Leave to Appeal: Malcolm Alan Francis v The Queen
FRANCIS V R SC 70/2005 [13 February 2006]
IN THE SUPREME
COURT OF NEW ZEALAND
 NZSC 2
MALCOLM ALAN FRANCIS
CJ, Blanchard and Tipping JJ
Counsel: B S Yeoman for Appellant
K B F Hastie for Crown
Judgment: 13 February 2006
JUDGMENT OF THE COURT
A. The application for leave to appeal is dismissed.
 Malcolm Alan Francis was found guilty of manslaughter by a jury in the High Court at Wellington. His appeal to the Court of Appeal was dismissed.1 He now seeks leave to appeal to this Court.
 No question of law arises on his proposed grounds. Nor is there on any basis any question of general or public importance. We have considered the factual matters raised in support of the proposition that a substantial miscarriage of justice may have occurred or may occur unless the proposed appeal is heard. Counsel’s submissions put the intended matters on which that proposition is based cogently and succinctly.
These matters include allegations of prosecutorial misconduct, counsel incompetence, the effect of the appellant’s failure to give evidence, failure of counsel in the Court of Appeal to follow instructions and failure on the part of the trial Judge to give a fair and balanced summing-up. In addition, there are suggestions that photographic evidence was doctored and dna analysis was misleading.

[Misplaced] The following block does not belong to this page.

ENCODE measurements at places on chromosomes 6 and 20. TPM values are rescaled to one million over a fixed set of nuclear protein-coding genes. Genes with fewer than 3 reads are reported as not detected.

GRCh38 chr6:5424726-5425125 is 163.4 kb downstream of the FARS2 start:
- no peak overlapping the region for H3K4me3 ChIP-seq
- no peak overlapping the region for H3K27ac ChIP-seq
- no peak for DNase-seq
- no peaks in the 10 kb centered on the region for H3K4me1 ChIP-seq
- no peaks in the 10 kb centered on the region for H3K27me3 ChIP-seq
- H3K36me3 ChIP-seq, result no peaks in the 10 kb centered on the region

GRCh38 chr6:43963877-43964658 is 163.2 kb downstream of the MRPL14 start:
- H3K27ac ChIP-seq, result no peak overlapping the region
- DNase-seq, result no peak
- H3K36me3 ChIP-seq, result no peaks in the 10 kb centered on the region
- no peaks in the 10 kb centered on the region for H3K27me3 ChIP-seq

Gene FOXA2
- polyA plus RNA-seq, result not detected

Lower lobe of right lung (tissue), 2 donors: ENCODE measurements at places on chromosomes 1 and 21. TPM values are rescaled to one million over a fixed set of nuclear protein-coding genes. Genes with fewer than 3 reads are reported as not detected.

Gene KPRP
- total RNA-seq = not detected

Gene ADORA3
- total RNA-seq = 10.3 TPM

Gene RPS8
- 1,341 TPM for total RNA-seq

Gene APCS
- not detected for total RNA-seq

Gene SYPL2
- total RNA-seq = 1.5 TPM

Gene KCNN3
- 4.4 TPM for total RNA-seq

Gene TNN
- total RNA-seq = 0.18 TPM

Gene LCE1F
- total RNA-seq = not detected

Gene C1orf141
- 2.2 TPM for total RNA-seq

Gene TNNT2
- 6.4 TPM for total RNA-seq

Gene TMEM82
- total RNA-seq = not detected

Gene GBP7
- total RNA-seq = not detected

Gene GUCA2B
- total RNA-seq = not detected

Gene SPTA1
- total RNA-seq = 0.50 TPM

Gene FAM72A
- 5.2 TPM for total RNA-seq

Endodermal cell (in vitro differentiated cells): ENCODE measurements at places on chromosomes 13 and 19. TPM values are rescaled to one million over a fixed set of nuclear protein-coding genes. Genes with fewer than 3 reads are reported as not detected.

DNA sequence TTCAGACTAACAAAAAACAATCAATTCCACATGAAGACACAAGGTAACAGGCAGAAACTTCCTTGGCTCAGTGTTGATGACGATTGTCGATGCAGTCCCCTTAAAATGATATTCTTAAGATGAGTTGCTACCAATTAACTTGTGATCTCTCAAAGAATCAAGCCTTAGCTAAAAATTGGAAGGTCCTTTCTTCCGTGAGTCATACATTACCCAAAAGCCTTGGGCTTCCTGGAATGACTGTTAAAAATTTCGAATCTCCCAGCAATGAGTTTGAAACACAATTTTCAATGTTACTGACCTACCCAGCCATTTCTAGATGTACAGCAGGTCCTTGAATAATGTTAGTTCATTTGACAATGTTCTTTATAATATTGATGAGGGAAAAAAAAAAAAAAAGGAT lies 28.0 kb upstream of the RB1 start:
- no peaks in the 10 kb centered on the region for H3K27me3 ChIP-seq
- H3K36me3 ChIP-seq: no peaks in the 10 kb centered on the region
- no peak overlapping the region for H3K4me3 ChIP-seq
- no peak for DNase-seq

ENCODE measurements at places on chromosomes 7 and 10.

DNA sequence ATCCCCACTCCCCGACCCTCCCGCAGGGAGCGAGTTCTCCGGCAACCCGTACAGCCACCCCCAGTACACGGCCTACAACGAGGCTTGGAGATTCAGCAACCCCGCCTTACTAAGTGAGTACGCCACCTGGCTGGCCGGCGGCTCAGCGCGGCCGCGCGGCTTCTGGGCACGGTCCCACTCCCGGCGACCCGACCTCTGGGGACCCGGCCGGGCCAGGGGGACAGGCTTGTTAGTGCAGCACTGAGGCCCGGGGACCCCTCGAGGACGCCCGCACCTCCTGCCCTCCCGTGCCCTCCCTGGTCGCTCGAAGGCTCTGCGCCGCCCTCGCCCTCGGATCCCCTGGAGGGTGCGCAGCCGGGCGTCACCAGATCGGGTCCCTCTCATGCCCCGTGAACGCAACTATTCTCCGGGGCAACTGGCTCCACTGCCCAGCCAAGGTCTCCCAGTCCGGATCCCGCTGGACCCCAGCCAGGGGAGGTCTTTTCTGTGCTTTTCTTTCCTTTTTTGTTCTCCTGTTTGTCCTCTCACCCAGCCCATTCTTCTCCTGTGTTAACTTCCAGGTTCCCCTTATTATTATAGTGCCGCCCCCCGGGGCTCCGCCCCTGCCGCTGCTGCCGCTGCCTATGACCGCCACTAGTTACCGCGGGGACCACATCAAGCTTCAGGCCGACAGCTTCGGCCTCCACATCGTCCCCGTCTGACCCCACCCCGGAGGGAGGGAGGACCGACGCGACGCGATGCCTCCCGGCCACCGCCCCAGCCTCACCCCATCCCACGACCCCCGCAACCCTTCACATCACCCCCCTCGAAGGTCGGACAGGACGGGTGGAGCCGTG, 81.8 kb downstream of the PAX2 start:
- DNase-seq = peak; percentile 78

The Court of Appeal fully investigated the primary complaint in that Court which related to trial counsel’s conduct in the context of the appellant not having given evidence. The appellant seeks to raise the same points in this Court and others which were obviously of lesser moment in the Court of Appeal and indeed some which are not addressed in the Court of Appeal’s judgment, seemingly because they were not raised or pressed in that Court. Neither singly nor cumulatively do the matters raised provide any tenable basis for concluding that a substantial miscarriage of justice may have occurred in this case or may occur if leave is declined.
 The appellant has failed to raise any matter justifying the grant of leave for a second appeal. His application must therefore be declined.
Crown Law Office, Wellington
1 CA186/03 judgment 7 July 2004 (McGrath, Paterson and Doogue JJ).